Marazion Beach and St. Michael’s Mount

In Cornwall sits the quaint little town of Marazion. Situated further to the south, by Mount’s Bay, there is Marazion Beach and the iconic St. Michael’s Mount. The Mount has the famously unique distinction of only being accessible through low tide. However, to reduce this ancient tidal island to this one distinguishing feature would be a disservice to the isle, as it has much to offer historically and culturally.

St Michael's Mount, Cornwall

The centrepiece of the island is its castle, which stands tall despite being constructed in the seventeenth century. The building has gone through many phases in its life, including once being a priory. That was before the island was recognised for its defensive capabilities, and was promptly fortified into a castle, with cannons poking through the crenelations. Inside the castle are many artifacts of historical significance, including the very sofa which Queen Victoria sat on and a piece of Napoleon’s coat worn at the battle of Waterloo. They also have a relic of an Egyptian mummified cat. A disturbing fact by itself, made all the more disgusting once you remember the Egyptians specifically liked worshipping the pink, skinless abominations. That said, this relic can easily be ignored, and the castle is not the only attraction of St. Michael’s Mount.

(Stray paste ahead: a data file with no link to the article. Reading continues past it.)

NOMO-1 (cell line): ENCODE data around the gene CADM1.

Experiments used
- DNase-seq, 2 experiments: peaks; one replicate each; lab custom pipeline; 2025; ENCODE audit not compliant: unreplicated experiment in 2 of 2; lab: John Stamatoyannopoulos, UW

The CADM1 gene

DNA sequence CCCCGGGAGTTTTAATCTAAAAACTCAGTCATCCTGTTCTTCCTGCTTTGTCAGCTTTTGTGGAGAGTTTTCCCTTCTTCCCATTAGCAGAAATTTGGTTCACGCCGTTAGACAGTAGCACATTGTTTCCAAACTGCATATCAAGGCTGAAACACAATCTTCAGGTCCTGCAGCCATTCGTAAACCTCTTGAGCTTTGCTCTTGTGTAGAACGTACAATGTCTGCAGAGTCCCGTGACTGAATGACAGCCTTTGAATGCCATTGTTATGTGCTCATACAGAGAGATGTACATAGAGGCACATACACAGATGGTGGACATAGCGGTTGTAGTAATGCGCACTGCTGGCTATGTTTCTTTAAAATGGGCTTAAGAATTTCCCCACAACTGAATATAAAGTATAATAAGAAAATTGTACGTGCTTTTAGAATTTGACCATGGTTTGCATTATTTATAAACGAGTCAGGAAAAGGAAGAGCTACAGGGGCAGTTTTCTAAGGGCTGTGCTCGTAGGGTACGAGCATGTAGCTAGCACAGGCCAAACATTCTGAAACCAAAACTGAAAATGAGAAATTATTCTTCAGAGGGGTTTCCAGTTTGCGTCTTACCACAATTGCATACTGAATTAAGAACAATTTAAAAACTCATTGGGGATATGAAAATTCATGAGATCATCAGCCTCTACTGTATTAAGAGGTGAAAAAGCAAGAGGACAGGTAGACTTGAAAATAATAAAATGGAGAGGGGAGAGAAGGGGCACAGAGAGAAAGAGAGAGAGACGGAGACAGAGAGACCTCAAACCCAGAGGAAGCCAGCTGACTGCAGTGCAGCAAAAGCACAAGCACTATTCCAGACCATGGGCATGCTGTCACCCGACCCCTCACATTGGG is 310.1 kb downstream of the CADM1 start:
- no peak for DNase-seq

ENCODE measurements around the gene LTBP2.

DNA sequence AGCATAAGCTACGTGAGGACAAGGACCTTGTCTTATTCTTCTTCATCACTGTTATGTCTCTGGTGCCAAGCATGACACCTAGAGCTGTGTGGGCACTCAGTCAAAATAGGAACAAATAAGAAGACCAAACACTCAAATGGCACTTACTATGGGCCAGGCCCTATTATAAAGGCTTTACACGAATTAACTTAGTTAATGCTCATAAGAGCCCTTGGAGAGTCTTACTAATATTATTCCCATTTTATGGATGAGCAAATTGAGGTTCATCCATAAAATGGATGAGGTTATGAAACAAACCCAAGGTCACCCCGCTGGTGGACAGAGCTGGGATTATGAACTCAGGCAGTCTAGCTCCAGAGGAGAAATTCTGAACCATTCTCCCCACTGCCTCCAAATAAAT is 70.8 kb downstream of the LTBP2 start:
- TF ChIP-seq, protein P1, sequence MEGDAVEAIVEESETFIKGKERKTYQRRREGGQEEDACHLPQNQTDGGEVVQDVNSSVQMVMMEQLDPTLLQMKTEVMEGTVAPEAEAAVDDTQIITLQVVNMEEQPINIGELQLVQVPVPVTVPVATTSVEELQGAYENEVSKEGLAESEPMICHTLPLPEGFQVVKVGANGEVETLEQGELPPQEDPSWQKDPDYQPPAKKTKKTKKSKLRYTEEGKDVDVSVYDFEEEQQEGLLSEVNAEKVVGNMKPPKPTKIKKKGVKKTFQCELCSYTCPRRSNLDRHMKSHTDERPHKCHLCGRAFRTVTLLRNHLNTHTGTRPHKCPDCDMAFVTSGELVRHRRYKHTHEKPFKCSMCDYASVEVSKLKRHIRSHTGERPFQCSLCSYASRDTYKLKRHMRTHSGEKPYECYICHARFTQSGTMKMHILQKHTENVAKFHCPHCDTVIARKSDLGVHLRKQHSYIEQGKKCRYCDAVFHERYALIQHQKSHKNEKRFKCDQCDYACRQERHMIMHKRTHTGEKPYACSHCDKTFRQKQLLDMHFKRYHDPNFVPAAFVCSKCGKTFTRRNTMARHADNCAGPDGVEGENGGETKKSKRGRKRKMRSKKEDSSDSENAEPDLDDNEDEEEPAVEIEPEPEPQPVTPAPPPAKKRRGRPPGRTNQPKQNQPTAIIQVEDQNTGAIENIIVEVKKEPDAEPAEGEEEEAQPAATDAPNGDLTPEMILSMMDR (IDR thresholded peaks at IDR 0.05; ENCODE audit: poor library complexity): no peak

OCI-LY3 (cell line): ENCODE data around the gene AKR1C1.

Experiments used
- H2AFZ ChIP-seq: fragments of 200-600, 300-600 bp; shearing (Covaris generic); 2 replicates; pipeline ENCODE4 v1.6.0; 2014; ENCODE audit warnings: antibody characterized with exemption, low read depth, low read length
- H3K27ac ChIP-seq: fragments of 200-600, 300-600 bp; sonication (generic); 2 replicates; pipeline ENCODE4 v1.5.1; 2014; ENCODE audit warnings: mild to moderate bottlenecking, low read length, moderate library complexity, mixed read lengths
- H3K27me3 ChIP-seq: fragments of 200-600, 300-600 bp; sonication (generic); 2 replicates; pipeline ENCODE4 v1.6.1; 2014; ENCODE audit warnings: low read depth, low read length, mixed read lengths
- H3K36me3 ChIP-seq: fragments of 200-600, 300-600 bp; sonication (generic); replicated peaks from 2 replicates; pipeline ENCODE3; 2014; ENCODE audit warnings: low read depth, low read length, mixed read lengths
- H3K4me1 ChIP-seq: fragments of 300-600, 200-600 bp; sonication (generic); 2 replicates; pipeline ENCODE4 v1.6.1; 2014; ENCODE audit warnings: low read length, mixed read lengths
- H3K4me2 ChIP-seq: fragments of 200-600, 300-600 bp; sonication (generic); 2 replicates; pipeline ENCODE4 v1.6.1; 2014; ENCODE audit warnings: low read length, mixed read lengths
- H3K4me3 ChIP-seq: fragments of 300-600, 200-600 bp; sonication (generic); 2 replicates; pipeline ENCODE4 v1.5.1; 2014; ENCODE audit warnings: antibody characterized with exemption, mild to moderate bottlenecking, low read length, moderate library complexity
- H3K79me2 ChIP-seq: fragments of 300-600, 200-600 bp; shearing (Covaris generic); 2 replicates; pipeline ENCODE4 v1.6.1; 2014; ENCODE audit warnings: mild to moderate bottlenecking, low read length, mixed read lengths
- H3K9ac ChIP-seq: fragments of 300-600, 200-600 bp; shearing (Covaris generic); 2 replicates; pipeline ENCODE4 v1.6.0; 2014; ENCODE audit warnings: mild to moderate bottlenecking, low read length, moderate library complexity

St Michael's Mount, Cornwall

The islands gardens are a vibrant tapestry of flowers, ranging from lavender to Lampranthus. This beautiful terraced garden was originally designed for Sir John St Aubyn in 1878 – it was a place where he and his family could go for walks and enjoy each other’s company. To this day, the garden still serves its purpose, as the Aubyn family still own the rights to St. Michael’s Mount. There is also a seat at the top of the gardens dubbed the ‘Seagull Seat’. It provides breathtaking, panoramic views of the surrounding sea and mainland.

Finally, St. Micheal’s Church offers tourists a spot of quiet reflection. It provides Sunday services all through the summer. The attraction can also be reserved if it’s part of a religious pilgrimage. If this is your intention, all you need to do is visit the website of St. Michael’s Mount and contact the number displayed to have your reservation arranged. Inside the Church is the bronze statue of St. Michael depicting the saint defeating the Devil, whilst holding out his hand in mercy.

Outside of the island, is Marazion Beach itself. Children can enjoy paddling along the coastal paths during medium tide, whilst adults can laze about on the sands, enjoying the warmth of the sun.

In conclusion, Marazion is a fine beach that is strengthened by the presence of St Michael’s Mount. This island’s castle offers tourists a rich history and the gardens provide the area with a natural beauty that cannot be found locally. If you have the money, I would heartily recommend a visit. Moreover, those who are members of the National Trust can go for free, in which case there’s no reason not to visit if you happen to stop by.

Article by
James Clifton